Asteroid Probe is a step closer to returning home
A Japanese asteroid probe is a step closer to returning home after changing its path to stay on course for a planned June 13 landing.
A Japanese asteroid probe is a step closer to coming home – possibly with a piece of space rock on board – after firing its thrusters to stay on course for a planned June 13 landing.
The probe, called Hayabusa, launched by the Japan Aerospace Exploration Agency (JAXA) in May 2003, is returning from the nearby asteroid 25143 Itokawa, where it landed and tried to collect samples. The beleaguered probe reached the asteroid in 2005, but has suffered several malfunctions during flight that have extended its mission nearly three years longer than planned.
Mission scientists aren't even sure if Hayabusa managed to collect samples on Itokawa (its projectile device designed to kick up dust failed to fire properly) but they still hope the probe managed to snag at least some asteroid dust and pebbles inside a collection canister.
The 950-pound (430-kg) spacecraft's sample return capsule is scheduled to land back on Earth June 13 at the Woomera Test Range in the desert of South Australia.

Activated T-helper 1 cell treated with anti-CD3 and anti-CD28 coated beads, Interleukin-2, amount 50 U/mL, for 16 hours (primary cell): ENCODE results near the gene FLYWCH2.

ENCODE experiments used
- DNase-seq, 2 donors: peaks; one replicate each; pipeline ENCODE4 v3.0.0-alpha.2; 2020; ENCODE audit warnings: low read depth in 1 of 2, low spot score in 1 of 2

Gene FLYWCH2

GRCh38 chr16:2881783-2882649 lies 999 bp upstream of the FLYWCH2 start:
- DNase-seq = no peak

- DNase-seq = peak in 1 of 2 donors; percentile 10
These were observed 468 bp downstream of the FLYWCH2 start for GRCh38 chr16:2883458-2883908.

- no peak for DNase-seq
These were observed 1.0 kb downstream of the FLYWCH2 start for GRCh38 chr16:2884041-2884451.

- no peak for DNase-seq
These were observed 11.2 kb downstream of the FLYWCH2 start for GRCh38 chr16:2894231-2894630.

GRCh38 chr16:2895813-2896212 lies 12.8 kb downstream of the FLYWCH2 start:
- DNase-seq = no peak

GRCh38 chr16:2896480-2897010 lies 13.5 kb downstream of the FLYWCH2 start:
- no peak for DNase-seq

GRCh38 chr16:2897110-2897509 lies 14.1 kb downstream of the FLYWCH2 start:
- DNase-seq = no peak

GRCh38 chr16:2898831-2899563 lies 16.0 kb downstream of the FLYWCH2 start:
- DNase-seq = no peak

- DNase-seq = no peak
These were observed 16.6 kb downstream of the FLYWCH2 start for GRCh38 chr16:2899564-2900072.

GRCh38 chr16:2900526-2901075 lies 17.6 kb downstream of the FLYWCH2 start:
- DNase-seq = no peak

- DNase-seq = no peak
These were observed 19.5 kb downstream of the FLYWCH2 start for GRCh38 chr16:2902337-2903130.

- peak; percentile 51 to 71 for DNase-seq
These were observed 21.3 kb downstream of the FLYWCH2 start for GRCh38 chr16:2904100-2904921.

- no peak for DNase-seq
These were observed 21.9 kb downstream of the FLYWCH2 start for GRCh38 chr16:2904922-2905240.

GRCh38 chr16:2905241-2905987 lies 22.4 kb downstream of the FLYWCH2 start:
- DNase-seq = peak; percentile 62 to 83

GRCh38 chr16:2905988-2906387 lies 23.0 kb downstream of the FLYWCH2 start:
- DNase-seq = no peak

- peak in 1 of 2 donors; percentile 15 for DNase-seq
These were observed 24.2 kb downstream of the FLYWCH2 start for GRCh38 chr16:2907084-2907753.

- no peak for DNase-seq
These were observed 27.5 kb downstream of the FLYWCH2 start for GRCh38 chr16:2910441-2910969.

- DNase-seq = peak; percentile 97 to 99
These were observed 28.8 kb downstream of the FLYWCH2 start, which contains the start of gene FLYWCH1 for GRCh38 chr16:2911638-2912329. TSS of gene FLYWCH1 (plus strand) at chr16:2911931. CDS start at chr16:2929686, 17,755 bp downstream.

In the recent maneuver (called a TCM-3 operation), JAXA was able to shift the probe's path from Earth's outer rim toward its intended landing site in Australia. The spacecraft is currently about 3.6 million kilometers (2.2 million miles) away from Earth.
The move went successfully, which was a nice break for the spacecraft after the long string of engineering difficulties it has suffered since leaving its asteroid target. Those glitches include engine problems, a leaking thruster, broken reaction wheels, and a loss of communication with the ground. All seems to be on track now for landing, though.
"Hayabusa system is going well," JAXA said in a statement.
One more trajectory correction maneuver is scheduled for later this week to further refine Hayabusa's Earthward approach.
Hayabusa, which means "Falcon" in Japanese, took extensive observations on and around the Itokawa asteroid, where it lingered for about three months during the original science mission. That information, and the possible samples it might be carrying, should help scientists understand how asteroids formed and the role they played in the history of our solar system.